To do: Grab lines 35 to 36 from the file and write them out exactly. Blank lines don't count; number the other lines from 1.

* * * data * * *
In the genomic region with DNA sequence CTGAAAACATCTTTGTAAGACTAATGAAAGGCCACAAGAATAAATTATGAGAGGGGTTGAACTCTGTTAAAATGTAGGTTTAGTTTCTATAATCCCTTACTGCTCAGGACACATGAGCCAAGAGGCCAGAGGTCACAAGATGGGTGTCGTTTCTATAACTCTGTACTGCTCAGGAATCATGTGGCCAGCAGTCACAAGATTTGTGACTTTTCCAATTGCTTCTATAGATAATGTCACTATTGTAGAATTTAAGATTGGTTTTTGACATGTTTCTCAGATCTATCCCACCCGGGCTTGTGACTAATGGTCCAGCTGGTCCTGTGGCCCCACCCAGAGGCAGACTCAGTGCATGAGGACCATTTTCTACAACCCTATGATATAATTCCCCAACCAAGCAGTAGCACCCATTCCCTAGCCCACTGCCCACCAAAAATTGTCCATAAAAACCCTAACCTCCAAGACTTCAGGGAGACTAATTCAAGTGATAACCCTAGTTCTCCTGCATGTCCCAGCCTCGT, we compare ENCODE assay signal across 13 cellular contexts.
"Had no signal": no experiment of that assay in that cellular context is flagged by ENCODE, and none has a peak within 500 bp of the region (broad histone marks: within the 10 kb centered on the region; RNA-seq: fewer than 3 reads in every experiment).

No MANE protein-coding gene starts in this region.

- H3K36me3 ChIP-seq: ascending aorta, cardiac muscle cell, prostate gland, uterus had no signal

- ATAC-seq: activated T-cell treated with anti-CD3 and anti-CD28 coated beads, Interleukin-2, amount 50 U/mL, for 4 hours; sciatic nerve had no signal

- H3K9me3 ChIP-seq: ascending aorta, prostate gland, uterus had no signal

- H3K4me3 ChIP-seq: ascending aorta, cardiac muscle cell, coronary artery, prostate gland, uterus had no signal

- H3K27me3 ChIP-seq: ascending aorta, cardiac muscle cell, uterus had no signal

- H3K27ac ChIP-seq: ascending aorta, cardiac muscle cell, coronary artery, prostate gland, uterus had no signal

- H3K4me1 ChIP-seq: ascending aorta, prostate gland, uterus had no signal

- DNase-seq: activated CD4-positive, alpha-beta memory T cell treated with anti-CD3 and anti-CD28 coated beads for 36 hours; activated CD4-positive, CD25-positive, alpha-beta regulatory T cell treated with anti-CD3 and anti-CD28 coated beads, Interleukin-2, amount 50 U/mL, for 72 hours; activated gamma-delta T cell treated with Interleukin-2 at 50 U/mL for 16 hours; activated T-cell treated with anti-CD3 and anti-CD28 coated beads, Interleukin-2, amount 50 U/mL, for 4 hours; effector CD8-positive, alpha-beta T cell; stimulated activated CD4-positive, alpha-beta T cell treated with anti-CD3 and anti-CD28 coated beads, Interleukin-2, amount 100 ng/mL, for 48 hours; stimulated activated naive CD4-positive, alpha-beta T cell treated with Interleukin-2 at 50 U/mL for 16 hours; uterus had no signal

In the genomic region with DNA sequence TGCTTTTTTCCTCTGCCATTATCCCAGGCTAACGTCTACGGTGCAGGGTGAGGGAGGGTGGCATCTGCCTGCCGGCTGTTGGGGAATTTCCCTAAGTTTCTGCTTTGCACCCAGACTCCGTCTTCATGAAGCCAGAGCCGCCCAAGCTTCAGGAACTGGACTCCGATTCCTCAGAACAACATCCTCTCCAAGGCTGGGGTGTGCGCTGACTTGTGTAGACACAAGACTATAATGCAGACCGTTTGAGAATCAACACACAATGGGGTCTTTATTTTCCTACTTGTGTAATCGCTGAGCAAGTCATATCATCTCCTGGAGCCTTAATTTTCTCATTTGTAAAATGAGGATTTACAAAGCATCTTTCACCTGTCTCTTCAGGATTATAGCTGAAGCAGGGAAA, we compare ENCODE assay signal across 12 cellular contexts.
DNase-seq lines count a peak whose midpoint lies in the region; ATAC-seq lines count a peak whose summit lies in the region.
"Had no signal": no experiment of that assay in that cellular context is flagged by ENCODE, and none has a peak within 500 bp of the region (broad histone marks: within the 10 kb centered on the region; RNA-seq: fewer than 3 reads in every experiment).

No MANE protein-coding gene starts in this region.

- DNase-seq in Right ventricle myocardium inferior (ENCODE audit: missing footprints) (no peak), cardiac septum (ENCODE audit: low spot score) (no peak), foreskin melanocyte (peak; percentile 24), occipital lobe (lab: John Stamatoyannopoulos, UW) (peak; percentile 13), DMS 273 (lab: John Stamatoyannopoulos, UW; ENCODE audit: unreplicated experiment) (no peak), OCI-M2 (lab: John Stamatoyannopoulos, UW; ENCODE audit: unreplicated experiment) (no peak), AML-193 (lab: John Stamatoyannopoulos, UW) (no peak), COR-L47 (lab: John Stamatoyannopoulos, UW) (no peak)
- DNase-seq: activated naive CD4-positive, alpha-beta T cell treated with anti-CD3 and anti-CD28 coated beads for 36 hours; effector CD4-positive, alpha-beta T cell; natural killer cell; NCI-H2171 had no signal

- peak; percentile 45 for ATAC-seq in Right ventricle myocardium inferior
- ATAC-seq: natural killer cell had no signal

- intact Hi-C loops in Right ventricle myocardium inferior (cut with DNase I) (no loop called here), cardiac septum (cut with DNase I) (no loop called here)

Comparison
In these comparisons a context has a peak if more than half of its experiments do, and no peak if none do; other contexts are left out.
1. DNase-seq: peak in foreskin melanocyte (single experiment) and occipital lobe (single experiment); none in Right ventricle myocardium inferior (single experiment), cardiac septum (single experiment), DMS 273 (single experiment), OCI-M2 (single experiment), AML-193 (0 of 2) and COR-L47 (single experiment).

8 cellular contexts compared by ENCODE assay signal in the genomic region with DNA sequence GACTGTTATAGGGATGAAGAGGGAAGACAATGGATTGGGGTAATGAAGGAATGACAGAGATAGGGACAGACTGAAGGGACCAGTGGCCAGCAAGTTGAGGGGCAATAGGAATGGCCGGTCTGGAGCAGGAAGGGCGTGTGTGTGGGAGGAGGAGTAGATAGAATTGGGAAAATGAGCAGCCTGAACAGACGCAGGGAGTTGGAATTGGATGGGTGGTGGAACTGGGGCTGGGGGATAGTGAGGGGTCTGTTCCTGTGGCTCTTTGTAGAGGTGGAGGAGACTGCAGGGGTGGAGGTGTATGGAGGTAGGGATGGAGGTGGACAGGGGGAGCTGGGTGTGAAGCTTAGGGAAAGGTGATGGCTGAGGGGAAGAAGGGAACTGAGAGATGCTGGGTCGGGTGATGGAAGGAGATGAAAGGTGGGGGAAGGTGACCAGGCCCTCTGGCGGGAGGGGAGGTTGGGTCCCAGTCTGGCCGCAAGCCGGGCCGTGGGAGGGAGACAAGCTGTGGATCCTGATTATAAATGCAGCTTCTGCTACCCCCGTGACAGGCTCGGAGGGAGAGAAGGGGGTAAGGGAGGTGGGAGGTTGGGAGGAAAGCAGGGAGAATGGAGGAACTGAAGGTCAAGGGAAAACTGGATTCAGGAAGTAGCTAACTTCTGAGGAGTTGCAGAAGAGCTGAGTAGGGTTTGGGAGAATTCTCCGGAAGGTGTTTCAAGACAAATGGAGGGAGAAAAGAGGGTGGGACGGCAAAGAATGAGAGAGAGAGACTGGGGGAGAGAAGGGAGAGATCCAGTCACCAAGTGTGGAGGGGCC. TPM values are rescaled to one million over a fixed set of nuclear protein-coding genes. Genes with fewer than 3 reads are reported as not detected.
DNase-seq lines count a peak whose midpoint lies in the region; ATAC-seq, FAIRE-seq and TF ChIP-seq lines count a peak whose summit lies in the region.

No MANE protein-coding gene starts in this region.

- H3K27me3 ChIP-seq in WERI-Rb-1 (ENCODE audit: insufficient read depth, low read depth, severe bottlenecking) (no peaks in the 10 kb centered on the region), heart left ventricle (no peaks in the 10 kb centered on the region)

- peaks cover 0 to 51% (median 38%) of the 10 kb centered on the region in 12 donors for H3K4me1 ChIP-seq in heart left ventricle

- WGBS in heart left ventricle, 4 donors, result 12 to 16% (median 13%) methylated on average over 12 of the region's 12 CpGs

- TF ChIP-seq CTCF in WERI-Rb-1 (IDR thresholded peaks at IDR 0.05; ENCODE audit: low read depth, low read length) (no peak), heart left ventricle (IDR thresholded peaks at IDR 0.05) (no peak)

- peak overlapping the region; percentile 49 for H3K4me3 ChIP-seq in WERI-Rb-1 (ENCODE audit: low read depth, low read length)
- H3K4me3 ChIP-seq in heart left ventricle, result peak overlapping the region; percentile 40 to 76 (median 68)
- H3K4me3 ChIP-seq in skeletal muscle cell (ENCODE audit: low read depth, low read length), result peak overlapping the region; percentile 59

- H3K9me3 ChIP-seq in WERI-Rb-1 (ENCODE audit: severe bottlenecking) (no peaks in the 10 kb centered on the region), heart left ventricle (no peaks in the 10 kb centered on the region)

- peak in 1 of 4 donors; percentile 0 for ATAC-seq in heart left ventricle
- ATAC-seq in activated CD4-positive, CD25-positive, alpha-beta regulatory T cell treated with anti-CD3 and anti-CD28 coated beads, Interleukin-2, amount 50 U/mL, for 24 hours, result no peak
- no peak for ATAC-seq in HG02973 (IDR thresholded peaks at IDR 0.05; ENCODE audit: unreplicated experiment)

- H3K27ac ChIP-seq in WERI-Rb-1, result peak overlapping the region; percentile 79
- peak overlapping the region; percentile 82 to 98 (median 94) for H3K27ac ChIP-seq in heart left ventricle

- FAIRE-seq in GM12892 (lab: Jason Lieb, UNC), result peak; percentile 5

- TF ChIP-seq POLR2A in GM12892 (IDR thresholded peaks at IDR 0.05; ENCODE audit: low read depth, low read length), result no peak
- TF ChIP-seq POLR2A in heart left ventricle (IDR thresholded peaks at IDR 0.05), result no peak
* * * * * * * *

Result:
- peak in 1 of 4 donors; percentile 0 for ATAC-seq in heart left ventricle
- ATAC-seq in activated CD4-positive, CD25-positive, alpha-beta regulatory T cell treated with anti-CD3 and anti-CD28 coated beads, Interleukin-2, amount 50 U/mL, for 24 hours, result no peak